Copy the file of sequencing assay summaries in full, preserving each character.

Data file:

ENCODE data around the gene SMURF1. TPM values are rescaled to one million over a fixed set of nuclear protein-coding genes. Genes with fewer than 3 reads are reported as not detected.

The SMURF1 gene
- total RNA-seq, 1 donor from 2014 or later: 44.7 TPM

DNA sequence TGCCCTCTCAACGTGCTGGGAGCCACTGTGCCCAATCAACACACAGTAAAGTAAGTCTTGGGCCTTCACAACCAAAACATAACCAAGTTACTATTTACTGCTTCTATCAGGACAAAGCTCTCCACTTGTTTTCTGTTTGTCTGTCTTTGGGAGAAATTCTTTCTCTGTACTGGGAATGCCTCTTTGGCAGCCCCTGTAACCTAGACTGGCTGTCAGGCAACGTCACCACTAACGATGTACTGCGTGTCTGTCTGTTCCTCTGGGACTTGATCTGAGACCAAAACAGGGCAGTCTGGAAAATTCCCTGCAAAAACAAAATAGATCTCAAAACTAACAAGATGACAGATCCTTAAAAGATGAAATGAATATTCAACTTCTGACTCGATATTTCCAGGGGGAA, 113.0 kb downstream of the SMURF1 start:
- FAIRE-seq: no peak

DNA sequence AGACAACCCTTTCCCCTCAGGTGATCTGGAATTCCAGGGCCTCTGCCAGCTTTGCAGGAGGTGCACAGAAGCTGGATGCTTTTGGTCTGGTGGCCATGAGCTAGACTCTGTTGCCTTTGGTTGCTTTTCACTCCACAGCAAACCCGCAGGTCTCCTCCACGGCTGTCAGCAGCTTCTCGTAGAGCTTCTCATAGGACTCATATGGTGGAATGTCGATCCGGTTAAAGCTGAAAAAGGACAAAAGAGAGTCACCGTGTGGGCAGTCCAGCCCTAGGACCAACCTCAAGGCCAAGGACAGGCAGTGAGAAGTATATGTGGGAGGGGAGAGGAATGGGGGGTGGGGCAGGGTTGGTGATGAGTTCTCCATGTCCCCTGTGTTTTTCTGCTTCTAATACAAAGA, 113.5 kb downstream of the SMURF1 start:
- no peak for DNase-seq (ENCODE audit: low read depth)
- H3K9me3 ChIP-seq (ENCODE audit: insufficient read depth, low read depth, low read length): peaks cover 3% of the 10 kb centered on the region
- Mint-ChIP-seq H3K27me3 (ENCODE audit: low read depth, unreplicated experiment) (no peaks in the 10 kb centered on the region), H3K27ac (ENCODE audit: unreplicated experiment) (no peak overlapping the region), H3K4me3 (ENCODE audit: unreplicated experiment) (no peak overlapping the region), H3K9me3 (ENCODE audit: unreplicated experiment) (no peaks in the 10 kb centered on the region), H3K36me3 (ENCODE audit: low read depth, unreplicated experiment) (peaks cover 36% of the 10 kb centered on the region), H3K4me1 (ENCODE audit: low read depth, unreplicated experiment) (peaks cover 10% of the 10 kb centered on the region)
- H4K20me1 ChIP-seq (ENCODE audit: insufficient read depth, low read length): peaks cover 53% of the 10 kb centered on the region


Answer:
ENCODE data around the gene SMURF1. TPM values are rescaled to one million over a fixed set of nuclear protein-coding genes. Genes with fewer than 3 reads are reported as not detected.

The SMURF1 gene
- total RNA-seq, 1 donor from 2014 or later: 44.7 TPM

DNA sequence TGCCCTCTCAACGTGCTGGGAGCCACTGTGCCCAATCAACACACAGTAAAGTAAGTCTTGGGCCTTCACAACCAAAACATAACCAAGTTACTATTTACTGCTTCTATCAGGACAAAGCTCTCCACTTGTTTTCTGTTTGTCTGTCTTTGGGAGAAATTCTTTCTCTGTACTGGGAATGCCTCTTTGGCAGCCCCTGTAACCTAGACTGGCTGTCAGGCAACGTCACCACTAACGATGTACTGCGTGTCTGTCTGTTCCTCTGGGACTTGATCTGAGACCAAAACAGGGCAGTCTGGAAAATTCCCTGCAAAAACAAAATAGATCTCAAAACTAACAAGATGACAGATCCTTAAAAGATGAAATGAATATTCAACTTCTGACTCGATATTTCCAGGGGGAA, 113.0 kb downstream of the SMURF1 start:
- FAIRE-seq: no peak

DNA sequence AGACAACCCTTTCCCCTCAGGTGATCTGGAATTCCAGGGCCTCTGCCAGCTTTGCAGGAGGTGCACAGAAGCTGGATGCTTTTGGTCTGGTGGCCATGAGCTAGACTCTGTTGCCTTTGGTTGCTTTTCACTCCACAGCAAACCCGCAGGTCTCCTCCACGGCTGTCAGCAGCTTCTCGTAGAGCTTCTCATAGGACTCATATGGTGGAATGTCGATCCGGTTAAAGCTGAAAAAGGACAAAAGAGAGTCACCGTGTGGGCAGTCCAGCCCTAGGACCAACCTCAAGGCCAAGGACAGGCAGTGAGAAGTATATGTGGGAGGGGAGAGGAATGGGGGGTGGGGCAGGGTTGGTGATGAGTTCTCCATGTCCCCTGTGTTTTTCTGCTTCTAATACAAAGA, 113.5 kb downstream of the SMURF1 start:
- no peak for DNase-seq (ENCODE audit: low read depth)
- H3K9me3 ChIP-seq (ENCODE audit: insufficient read depth, low read depth, low read length): peaks cover 3% of the 10 kb centered on the region
- Mint-ChIP-seq H3K27me3 (ENCODE audit: low read depth, unreplicated experiment) (no peaks in the 10 kb centered on the region), H3K27ac (ENCODE audit: unreplicated experiment) (no peak overlapping the region), H3K4me3 (ENCODE audit: unreplicated experiment) (no peak overlapping the region), H3K9me3 (ENCODE audit: unreplicated experiment) (no peaks in the 10 kb centered on the region), H3K36me3 (ENCODE audit: low read depth, unreplicated experiment) (peaks cover 36% of the 10 kb centered on the region), H3K4me1 (ENCODE audit: low read depth, unreplicated experiment) (peaks cover 10% of the 10 kb centered on the region)
- H4K20me1 ChIP-seq (ENCODE audit: insufficient read depth, low read length): peaks cover 53% of the 10 kb centered on the region